Writing The Boy in the Rain

Sometimes an author has a story in her/his head that just won’t let go. In Stephanie Cowell’s case, the experience led to her latest novel The Boy in the Rain.


The writing of The Boy in the Rain first began when I was walking down the wood outer stairs of an old country house many years ago and turned to see a vision of two men. One was slightly older, and both were dressed in Edwardian style. When I looked again, they were gone. I felt a bit shaken and somehow changed.

I was an opera singer and balladeer at the time and when I told two singer friends about the story forming in my mind about what I had seen, they challenged me to write it down. I made a rough short story, little more than a sketch. A year later I had left music, found a day job, and began to write novels.

From the earliest sketches, many colleagues and a few agents and editors were much taken with the book, but it never seemed to fit in quite anywhere and it was still very rough.  It almost sold a few times. Meanwhile I was accepted by a publisher W.W. Norton for my first book Nicholas Cooke, and the second The Physician of London, which won an American Book Award and then a third, The Players, about the young Shakespeare. I hid the printout of The Boy in the Rain in my closet and would take it out every four or five years to work on it. It grew stronger but still needed a lot of work. Sometimes I would despair that I would ever get it together, and sometimes I felt of all my books, this one was just for me. Meanwhile Madeleine L’Engle who was my friend and loved my work, read it and said I must publish it. 

Between my next two novels, Marrying Mozart and Claude and Camille, I worked very hard on it. During the pandemic when I was alone a lot, I worked. And in winter 2021, someone sent me to a small independent publisher Regal House Publishing who contracted it very quickly.

From the first notes in 1984 and the vision on the wood stair above the stream to publication day June 1 2023 was 39 years.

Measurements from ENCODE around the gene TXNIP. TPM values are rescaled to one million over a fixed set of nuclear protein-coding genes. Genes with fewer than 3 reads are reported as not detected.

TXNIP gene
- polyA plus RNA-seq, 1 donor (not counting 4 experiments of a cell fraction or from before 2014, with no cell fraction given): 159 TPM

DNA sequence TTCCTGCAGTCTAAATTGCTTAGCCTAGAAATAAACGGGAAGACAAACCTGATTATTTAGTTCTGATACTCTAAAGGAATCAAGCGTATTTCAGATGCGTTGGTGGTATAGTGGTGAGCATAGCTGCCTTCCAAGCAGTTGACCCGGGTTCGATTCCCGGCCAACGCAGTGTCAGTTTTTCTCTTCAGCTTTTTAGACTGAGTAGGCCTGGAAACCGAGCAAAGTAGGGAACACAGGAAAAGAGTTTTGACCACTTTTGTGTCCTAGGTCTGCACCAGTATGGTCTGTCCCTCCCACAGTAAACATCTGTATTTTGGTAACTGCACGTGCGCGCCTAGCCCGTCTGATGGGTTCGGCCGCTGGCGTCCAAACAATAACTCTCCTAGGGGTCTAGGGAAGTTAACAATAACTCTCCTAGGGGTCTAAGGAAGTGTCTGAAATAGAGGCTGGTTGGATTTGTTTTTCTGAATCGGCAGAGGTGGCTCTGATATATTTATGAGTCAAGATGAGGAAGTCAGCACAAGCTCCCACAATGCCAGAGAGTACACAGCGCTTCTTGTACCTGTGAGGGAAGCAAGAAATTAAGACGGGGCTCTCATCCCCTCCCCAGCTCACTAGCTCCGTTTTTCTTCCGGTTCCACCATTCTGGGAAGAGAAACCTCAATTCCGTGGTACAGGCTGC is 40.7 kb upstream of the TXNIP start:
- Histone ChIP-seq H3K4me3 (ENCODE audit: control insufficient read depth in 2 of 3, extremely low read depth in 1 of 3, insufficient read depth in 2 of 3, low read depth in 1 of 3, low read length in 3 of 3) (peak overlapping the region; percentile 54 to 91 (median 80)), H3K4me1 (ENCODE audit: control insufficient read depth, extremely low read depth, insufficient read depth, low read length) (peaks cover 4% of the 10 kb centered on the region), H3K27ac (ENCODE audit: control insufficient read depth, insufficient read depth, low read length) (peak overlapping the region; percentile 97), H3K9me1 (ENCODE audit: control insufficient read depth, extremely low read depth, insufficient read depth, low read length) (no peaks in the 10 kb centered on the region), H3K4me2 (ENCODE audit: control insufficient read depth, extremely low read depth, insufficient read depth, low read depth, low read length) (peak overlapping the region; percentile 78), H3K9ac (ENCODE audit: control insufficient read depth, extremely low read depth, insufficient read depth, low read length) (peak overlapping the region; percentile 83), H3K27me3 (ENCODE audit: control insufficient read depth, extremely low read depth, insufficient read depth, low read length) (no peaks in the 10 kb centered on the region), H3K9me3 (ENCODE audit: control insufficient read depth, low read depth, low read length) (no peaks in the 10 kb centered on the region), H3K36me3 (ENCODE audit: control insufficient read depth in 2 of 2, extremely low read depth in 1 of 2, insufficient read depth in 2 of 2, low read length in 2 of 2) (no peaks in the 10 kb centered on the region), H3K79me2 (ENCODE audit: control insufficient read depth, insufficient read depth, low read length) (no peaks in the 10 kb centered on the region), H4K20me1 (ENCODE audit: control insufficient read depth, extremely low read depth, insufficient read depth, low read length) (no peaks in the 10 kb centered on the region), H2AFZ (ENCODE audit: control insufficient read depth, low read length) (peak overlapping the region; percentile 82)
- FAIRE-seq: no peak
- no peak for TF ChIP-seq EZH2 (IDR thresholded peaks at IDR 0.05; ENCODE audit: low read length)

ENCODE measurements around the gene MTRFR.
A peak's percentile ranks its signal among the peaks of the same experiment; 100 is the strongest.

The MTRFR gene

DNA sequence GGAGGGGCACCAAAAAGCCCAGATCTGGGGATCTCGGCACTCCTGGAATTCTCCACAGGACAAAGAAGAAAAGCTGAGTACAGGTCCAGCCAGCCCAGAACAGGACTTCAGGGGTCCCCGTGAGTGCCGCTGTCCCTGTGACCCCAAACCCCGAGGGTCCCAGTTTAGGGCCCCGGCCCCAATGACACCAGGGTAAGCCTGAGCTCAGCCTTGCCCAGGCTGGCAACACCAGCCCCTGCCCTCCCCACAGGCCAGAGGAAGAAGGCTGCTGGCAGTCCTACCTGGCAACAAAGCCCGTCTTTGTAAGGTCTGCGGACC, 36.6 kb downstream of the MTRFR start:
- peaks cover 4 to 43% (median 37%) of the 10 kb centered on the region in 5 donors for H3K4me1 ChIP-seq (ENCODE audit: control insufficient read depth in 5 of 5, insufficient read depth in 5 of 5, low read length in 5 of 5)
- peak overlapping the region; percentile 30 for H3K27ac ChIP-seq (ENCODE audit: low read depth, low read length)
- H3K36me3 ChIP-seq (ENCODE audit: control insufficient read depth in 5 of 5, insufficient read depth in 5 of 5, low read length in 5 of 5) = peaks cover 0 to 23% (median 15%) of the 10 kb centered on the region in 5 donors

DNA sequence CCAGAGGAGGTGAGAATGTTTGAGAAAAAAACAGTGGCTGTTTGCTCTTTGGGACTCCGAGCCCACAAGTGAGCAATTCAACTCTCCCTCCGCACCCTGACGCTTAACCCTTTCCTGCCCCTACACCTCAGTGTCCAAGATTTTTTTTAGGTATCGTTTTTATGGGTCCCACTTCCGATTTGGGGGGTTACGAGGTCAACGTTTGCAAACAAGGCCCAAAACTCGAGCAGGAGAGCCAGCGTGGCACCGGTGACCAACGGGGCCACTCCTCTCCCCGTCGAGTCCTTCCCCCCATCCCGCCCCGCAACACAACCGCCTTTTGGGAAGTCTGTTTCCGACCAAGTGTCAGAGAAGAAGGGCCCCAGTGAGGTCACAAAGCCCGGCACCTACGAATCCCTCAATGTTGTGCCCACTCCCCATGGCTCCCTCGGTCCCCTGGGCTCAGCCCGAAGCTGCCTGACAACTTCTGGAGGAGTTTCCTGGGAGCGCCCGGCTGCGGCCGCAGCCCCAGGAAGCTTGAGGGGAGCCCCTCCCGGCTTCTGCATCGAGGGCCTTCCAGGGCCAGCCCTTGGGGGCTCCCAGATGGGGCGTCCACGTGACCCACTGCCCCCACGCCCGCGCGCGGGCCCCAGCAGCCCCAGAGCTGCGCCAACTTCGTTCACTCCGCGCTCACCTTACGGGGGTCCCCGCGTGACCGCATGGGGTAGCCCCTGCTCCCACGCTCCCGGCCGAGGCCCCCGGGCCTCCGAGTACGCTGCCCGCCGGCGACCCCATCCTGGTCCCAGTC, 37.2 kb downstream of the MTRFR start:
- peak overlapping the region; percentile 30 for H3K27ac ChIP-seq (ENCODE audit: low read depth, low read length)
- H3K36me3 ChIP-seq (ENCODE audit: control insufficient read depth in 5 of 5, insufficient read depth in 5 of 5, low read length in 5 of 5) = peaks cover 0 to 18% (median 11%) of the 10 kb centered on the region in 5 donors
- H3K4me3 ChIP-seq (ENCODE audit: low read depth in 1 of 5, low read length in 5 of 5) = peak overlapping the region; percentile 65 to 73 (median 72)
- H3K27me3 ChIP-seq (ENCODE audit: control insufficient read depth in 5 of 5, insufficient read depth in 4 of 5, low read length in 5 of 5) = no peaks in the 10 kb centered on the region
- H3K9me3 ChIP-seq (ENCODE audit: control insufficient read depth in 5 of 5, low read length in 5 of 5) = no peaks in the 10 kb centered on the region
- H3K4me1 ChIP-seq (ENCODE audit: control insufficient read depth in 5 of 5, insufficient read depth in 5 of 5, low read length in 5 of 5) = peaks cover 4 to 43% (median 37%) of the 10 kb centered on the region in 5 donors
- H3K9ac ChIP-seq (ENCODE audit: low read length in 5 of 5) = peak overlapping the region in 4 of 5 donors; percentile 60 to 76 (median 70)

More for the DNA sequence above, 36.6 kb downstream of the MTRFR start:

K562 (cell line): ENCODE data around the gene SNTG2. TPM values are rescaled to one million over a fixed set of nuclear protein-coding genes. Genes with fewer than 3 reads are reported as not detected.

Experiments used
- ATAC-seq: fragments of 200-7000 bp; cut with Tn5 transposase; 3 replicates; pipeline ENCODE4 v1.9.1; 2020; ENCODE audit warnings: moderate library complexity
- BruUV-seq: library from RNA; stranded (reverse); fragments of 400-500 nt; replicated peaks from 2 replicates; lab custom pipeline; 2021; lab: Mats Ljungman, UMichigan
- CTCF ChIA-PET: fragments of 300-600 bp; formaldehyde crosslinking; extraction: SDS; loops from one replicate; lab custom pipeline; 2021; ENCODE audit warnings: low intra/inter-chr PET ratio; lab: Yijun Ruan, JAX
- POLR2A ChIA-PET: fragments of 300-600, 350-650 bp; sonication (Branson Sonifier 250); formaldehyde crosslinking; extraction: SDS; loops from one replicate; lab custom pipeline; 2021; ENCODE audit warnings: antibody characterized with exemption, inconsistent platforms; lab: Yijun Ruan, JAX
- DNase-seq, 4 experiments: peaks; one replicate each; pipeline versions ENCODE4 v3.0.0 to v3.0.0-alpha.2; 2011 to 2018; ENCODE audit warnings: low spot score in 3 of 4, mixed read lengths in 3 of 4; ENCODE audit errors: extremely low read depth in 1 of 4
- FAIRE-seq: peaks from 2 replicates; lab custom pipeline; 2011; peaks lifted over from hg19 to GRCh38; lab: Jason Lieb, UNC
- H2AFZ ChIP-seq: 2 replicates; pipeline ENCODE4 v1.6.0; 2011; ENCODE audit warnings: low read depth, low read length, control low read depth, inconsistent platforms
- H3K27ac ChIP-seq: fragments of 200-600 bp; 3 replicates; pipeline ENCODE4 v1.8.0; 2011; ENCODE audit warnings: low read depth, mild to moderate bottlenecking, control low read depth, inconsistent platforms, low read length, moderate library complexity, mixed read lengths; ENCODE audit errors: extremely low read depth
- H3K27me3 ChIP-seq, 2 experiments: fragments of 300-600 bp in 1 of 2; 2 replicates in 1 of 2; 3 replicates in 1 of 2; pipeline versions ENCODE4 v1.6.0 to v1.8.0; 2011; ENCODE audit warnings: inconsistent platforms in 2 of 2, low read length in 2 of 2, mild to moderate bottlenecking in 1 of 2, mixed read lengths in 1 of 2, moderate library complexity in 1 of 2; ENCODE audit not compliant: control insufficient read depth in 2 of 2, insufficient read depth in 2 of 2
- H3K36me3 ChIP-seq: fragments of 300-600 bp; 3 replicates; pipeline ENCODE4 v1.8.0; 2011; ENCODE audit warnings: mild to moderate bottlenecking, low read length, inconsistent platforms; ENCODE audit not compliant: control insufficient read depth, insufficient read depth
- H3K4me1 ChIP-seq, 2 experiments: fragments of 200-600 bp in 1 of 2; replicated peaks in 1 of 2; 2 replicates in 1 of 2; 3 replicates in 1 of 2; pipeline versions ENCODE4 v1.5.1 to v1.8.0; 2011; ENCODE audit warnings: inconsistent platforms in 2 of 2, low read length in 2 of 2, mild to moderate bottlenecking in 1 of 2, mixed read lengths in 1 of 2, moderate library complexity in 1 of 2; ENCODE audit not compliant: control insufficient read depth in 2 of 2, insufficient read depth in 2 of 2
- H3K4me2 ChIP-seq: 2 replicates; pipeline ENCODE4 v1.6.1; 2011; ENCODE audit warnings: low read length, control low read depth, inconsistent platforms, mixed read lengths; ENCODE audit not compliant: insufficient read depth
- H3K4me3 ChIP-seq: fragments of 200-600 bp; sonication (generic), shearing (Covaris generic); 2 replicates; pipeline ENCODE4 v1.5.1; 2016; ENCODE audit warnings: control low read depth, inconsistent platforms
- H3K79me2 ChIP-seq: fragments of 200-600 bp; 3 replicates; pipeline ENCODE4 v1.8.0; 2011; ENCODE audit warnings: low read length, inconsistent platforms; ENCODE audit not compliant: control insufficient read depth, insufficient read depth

Why a love story between two men, these particular two men? I will never totally know the answer to that. They appeared to me and wouldn’t let me go. I loved them so much. They grew and changed and adored each other and broke apart and rushed back together again. The older one Anton was only comfortable when he was the stronger, the one in charge. That worked wonderfully at first until being the consoled not the consoler, Robbie became frustrated and now quite capable, shouts out, “Have you ever needed me for anything?” And the first great change between them takes place. More will come as they encounter other people and other situations. 

I grew up knowing that homosexual love was as natural and good as any other sort. I had two dear guy friends when I was sixteen and we were sort of threesome together.  But I believe novels which are quite long are composed of thousands of disparate things: a clock, two hands clasped, a story of reckless behavior, longings which have no words, an art exhibition which falls apart, a need to belong to something lasting. And the way these things come together in a story depends on when in your life you write them. The narrative gathers tiny things like fragments of dust and in a novel, the author had a thousand adventures and joys and bitter disappointments and many of them join with memories and feelings. She/he may have found love and lost it again during that time. I did.